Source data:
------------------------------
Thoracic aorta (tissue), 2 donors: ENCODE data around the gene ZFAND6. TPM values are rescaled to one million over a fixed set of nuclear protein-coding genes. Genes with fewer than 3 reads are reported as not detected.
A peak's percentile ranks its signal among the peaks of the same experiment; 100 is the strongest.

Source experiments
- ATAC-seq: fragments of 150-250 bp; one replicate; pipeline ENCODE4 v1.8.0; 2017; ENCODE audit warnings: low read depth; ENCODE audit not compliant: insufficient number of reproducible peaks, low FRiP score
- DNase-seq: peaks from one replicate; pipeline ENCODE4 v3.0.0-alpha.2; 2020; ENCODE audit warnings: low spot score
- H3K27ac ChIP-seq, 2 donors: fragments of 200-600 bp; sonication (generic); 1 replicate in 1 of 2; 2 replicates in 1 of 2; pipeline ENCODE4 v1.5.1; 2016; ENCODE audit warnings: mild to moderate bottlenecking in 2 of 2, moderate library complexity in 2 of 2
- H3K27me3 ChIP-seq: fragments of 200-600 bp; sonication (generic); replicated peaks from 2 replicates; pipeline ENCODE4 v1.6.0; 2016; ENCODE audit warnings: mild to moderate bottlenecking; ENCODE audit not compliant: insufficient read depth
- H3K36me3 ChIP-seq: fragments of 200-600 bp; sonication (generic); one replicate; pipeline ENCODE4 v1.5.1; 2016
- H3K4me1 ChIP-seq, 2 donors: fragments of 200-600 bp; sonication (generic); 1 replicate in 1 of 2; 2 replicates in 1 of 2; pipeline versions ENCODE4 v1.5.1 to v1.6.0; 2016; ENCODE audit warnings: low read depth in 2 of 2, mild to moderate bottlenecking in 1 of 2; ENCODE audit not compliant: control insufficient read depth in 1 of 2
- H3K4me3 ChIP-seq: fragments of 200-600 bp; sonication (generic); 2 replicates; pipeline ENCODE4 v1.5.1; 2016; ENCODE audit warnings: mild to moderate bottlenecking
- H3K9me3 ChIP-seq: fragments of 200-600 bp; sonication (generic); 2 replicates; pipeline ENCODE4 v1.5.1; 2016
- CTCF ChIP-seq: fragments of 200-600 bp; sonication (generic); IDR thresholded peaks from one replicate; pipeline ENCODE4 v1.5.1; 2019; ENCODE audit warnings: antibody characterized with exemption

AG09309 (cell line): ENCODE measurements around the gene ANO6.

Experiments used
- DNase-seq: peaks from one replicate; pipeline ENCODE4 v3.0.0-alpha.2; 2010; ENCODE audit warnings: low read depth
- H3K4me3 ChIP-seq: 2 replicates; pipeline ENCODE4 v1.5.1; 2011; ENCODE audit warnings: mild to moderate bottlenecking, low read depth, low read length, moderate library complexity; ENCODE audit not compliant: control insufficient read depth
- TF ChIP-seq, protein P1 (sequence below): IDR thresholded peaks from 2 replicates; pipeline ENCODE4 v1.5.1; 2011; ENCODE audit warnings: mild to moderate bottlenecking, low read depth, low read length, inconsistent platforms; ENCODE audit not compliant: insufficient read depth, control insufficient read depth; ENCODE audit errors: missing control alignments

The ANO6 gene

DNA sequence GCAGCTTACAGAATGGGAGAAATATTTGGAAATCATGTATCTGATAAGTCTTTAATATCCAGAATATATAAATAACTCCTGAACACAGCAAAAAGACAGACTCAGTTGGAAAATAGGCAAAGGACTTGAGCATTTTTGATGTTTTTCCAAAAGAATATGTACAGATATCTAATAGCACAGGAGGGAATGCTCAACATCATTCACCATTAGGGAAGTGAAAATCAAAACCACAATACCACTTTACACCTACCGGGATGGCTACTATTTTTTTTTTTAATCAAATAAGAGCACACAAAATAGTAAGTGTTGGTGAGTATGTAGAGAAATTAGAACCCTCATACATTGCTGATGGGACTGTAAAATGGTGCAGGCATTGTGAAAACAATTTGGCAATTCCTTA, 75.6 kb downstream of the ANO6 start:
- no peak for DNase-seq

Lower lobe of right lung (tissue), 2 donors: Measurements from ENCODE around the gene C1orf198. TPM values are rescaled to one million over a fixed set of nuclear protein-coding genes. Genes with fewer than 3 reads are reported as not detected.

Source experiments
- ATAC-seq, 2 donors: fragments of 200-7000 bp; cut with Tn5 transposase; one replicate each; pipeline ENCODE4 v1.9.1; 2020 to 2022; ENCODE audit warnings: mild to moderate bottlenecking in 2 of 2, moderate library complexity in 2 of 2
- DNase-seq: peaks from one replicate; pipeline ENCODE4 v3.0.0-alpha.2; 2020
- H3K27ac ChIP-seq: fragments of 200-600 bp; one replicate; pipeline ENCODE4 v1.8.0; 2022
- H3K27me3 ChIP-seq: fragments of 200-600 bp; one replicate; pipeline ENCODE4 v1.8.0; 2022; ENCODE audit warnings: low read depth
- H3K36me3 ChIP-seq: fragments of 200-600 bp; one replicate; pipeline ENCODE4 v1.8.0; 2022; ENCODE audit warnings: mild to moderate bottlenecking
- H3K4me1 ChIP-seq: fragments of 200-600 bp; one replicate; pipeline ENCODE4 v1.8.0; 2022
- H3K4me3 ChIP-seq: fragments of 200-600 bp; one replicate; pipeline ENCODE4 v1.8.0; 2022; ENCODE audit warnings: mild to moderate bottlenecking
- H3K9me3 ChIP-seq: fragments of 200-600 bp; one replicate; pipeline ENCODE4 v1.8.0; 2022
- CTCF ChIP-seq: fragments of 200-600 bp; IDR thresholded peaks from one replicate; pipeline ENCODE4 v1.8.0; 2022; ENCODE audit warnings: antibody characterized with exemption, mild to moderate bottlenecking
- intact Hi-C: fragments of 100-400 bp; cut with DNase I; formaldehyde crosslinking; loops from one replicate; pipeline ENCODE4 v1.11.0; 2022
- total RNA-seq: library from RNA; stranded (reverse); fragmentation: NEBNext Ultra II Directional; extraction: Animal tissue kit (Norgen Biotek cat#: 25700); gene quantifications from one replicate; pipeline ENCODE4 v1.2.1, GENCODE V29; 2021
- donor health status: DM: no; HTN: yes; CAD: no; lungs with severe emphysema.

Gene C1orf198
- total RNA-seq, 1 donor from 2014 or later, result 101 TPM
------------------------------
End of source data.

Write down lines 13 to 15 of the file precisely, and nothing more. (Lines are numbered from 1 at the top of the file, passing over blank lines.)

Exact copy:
AG09309 (cell line): ENCODE measurements around the gene ANO6.

Experiments used
- DNase-seq: peaks from one replicate; pipeline ENCODE4 v3.0.0-alpha.2; 2010; ENCODE audit warnings: low read depth